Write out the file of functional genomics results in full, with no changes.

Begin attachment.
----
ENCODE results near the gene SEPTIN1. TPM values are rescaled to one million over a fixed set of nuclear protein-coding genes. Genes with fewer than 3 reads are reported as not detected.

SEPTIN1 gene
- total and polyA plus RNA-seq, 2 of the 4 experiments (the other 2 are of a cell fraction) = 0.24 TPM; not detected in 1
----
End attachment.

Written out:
ENCODE results near the gene SEPTIN1. TPM values are rescaled to one million over a fixed set of nuclear protein-coding genes. Genes with fewer than 3 reads are reported as not detected.

SEPTIN1 gene
- total and polyA plus RNA-seq, 2 of the 4 experiments (the other 2 are of a cell fraction) = 0.24 TPM; not detected in 1